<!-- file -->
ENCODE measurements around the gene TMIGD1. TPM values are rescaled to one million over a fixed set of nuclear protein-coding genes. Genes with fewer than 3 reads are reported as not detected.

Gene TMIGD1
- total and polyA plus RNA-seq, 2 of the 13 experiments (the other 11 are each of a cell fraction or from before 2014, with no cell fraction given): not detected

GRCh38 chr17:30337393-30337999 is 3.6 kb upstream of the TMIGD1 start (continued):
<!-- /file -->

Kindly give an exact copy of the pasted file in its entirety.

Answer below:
ENCODE measurements around the gene TMIGD1. TPM values are rescaled to one million over a fixed set of nuclear protein-coding genes. Genes with fewer than 3 reads are reported as not detected.

Gene TMIGD1
- total and polyA plus RNA-seq, 2 of the 13 experiments (the other 11 are each of a cell fraction or from before 2014, with no cell fraction given): not detected

GRCh38 chr17:30337393-30337999 is 3.6 kb upstream of the TMIGD1 start (continued):